Chapter

Slaves and Secrets

Paul Christopher Johnson

in Secrets, Gossip, and Gods

Published in print August 2002 | ISBN: 9780195150582
Published online November 2003 | e-ISBN: 9780199834358 | DOI: http://dx.doi.org/10.1093/0195150589.003.0004
 Slaves and Secrets

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Presents conceptions of secrecy West Africans brought with them to Brazil: the interpretive separation of superficial appearance from “deep knowledge,” the face presented in public (ori ode) versus the inner head (ori inu), the layered nature of knowledge, which is ultimately bottomless, and the secret society of the Ogboni earth cult among the Yoruba. Additionally, the chapter recounts the nineteenth‐century context and motivations for a second historical layer of secrecy generated in response to repressive slave laws and policing, and the construal of Candomblé as illegal sorcery. Candomblé is interpreted as a secret society that was both built upon West African ideals of secrecy and constructed in Brazil as a religion that was seen, but not penetrated, and whose members concealed their affiliations with the orixás. Finally, in a third use of secrecy, the chapter demonstrates how masters with reason to fear it attributed extraordinary powers to exotic Candomblé.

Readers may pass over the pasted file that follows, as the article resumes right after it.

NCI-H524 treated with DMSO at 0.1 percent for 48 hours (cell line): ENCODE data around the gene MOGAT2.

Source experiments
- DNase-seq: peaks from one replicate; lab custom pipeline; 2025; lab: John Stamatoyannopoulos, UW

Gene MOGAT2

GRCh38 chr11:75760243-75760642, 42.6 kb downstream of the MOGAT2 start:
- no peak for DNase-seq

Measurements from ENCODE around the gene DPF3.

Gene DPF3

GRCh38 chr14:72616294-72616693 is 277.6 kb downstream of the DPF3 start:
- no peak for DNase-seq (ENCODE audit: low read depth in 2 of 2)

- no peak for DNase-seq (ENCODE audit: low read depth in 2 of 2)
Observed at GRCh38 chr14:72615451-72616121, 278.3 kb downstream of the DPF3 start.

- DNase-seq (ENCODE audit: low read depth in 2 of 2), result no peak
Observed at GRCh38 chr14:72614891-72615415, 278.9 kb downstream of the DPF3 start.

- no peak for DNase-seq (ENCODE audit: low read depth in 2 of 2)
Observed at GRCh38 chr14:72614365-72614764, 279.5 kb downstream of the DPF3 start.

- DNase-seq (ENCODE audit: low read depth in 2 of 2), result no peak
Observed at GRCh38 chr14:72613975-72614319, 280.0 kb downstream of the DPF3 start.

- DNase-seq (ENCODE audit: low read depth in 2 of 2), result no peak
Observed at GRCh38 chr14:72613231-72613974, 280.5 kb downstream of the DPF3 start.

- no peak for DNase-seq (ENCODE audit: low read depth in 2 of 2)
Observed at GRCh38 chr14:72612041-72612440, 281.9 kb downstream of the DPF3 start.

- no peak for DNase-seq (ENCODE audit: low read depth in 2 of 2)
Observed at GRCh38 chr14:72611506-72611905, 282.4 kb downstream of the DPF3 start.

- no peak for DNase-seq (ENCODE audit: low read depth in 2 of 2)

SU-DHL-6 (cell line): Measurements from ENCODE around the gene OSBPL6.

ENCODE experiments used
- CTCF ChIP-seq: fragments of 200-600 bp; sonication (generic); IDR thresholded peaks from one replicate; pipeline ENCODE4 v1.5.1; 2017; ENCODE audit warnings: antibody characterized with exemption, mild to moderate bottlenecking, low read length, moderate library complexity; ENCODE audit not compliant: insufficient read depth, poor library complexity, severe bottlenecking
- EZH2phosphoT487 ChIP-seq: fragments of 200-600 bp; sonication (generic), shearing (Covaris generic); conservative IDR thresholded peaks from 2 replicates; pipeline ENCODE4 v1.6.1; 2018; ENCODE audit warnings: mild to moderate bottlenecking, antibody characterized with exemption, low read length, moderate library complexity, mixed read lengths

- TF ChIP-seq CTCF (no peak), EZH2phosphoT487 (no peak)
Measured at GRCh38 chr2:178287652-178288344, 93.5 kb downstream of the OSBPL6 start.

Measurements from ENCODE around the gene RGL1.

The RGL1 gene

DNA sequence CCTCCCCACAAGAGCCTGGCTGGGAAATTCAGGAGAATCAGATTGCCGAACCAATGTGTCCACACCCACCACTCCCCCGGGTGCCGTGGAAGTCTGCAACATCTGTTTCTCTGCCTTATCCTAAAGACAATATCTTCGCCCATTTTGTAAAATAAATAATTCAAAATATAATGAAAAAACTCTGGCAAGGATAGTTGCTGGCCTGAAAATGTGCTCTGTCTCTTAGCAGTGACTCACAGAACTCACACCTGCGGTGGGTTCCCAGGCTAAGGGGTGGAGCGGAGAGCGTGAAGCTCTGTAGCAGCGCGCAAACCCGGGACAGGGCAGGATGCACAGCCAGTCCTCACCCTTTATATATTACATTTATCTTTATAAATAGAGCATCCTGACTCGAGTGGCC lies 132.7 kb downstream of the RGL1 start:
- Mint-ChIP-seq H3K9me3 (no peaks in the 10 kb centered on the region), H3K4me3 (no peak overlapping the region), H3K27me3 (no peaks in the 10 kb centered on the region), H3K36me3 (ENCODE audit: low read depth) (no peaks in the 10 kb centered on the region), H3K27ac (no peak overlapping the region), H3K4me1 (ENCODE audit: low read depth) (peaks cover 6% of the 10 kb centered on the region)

Keywords: Brazil; Candomblé; orixás; secrecy; slave; West African; Yoruba

Chapter.  11827 words.  Illustrated.

Subjects: East Asian Religions

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